If your friends list on social media is over 150 people, it might be time to clean house this Sunday.
There’s a holiday for practically everything — even pruning your collection of friends on social media. Sunday is National Unfriend Day, which was started in 2010 by late-night TV host Jimmy Kimmel. Shrinking your social circle has a number of benefits, according to Natalie Pennington, a communications professor at the University of Nevada, Las Vegas, whose dissertation, cited in a university release, focuses on the effects of unfriending and unfollowing through social media.
“Unfriending is the chance to be mindful in how you engage with social media. It is about increasing your awareness of your digital audience so that when you post a status update or scroll a newsfeed, you’re connecting with people who you know and care about,” Pennington said in an email.
The average person can’t truly maintain a network of hundreds or thousands of friends. Technically, our brains can only keep up with 150 people, max, according to Oxford University research.
But how do you decide when and how to make cuts in your online social circle? Life events can trigger large-scale friending and unfriending patterns, Pennington’s research found — for example, when you move to a new place, you add people as you meet them.
People might also choose to unfriend someone on Facebook because of oversharing or conflicting views, like those around politics, Pennington said.
Friendships — online or otherwise — don’t typically start based on political beliefs, but if you find out later that someone is particularly outspoken about something you disagree with, you might unfriend them. Pennington predicts that with the current polarized political climate, the election year 2020 could see another mass unfriending, as we saw in the 2016 election.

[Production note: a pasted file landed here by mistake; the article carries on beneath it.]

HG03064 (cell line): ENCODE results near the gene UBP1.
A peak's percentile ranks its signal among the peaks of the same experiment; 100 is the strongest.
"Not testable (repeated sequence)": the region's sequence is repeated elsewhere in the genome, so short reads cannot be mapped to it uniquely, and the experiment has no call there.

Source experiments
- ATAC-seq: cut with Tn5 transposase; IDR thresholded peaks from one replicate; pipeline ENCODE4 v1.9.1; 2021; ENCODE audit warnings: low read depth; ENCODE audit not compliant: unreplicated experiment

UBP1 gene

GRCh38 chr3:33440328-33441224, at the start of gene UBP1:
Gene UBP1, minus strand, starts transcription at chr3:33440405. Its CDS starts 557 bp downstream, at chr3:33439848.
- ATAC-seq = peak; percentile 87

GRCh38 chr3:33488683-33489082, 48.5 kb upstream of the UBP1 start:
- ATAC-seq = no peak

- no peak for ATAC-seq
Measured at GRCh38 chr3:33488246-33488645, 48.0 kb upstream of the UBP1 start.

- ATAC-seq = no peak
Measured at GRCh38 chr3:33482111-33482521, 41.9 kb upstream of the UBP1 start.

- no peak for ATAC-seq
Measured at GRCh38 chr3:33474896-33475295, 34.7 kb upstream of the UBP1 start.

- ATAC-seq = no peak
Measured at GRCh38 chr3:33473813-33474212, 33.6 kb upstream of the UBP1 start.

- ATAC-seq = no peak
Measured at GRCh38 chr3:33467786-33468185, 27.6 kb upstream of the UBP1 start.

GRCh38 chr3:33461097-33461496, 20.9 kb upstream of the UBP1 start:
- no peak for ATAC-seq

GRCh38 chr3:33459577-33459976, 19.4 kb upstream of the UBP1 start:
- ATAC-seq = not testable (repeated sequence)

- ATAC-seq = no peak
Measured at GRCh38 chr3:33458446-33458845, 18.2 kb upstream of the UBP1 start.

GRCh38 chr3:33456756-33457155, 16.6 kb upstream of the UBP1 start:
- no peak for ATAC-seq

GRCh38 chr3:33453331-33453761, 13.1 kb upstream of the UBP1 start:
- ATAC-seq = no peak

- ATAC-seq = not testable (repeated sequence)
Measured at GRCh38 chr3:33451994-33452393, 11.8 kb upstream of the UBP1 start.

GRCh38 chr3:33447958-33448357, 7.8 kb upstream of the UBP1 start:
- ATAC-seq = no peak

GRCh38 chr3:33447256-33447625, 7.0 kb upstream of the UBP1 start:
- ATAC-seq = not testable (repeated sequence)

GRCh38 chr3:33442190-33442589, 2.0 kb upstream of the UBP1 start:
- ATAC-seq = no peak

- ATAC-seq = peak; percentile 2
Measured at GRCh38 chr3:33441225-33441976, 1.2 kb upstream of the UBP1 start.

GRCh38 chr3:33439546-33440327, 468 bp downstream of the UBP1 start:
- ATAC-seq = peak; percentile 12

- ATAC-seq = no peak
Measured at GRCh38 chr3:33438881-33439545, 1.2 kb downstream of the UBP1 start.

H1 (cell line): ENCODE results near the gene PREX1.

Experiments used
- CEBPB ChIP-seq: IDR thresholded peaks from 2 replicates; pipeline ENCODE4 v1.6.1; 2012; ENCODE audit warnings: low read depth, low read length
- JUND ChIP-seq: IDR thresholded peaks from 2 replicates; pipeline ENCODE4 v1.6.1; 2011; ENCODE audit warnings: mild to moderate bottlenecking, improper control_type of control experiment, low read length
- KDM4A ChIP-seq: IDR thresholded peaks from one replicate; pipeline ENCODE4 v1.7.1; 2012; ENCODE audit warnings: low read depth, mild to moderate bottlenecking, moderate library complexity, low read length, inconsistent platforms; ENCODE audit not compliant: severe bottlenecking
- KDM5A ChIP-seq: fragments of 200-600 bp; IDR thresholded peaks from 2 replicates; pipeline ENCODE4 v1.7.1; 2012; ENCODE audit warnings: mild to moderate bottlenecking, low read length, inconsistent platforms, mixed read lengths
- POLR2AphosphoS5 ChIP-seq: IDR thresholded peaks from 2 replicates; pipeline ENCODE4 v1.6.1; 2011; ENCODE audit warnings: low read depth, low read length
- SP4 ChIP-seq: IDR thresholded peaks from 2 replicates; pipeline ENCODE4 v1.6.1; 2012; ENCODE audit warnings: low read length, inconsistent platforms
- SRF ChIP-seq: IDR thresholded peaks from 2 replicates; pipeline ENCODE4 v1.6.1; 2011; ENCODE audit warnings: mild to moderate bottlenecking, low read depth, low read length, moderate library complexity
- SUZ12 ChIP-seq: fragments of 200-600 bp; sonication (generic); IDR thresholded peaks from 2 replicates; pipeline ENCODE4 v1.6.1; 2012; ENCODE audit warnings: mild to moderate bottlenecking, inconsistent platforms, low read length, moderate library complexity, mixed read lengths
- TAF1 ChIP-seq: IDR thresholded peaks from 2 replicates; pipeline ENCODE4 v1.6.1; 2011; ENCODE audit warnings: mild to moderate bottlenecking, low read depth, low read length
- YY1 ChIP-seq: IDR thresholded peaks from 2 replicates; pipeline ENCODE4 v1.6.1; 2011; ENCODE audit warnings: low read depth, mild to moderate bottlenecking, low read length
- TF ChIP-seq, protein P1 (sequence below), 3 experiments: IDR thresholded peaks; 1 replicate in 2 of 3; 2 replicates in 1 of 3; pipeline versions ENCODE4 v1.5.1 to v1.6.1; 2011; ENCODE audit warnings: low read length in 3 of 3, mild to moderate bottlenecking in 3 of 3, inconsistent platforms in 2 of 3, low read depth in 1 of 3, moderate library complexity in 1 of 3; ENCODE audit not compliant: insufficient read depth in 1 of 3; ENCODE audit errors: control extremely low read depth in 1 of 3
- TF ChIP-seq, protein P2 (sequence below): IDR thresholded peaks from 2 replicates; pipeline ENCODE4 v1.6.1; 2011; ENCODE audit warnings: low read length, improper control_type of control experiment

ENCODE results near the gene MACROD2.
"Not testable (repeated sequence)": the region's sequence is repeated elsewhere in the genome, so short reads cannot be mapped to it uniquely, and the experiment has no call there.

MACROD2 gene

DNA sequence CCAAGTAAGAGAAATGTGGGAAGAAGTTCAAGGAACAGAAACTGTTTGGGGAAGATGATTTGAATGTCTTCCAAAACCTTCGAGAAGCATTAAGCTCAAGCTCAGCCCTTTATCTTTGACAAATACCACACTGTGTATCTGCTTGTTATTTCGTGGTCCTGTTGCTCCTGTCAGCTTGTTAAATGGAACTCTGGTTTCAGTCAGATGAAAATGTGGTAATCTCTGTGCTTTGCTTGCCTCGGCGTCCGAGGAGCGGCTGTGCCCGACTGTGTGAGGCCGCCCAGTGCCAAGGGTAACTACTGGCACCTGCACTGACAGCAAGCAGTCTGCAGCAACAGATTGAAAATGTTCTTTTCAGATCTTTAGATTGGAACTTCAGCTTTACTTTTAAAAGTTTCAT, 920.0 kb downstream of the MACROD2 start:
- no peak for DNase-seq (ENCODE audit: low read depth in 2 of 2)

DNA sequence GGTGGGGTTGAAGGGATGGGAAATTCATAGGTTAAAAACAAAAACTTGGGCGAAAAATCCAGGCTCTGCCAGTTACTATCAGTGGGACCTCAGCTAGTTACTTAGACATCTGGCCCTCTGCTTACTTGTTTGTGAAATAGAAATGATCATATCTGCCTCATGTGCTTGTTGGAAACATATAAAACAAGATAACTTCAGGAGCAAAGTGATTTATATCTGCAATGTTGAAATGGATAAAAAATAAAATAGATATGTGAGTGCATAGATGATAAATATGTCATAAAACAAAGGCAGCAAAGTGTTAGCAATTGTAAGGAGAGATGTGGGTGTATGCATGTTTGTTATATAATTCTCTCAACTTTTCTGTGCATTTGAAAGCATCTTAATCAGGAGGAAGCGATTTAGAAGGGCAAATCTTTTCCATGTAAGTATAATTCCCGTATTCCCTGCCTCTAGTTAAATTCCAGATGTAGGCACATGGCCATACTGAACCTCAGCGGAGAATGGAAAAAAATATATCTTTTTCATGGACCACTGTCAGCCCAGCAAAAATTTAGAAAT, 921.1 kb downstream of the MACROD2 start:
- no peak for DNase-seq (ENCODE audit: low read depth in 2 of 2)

Pennington noted that Twitter and Instagram can have different rules than Facebook does on National Unfriend Day.
“I would actually argue it is easier to remove someone on these sites because there’s less pressure when they can still follow you if they wanted to see what you’ve got going on,” she said.
In addition, social media algorithms that arrange your newsfeed a certain way can have an impact on unfriending. The algorithms can give a false impression that people are posting a lot, when really you’re just seeing their content more often, Pennington said.
Even though we may have weak ties with many of our online friends and followers, Pennington said keeping a big friends list on social media can help us obtain more diverse information, like product recommendations or advice (even though Facebook probably isn’t the best place for the latter). We might also hold onto distant acquaintances because we think we might need something from them later.
In other cases, we avoid unfriending someone because we want to avoid a confrontation and save face, Pennington said. These instances generally lead someone to choose to unfollow or mute the friend in question, rather than actually unfriend them. Kimmel suggested a formula to help pare down your social media circle, which Pennington agreed with: Ask whether or not they would help you move, or you would help them move. If you are, the person is probably worth keeping around. The likelihood of having to justify your reasons for unfriending someone to their face is pretty small, she said.
Pennington’s advice is to set time aside to go through your friends list and be honest with yourself. Think about who you haven’t spoken to in years or interacted with on the site. She also encourages using the 30-day “snooze” feature on Facebook if someone’s posts are getting to you.
“I’d argue that National Unfriend Day isn’t so much about saying ‘no we aren’t friends anymore,’ but placing value and meaning behind what it means to be a friend,” she said.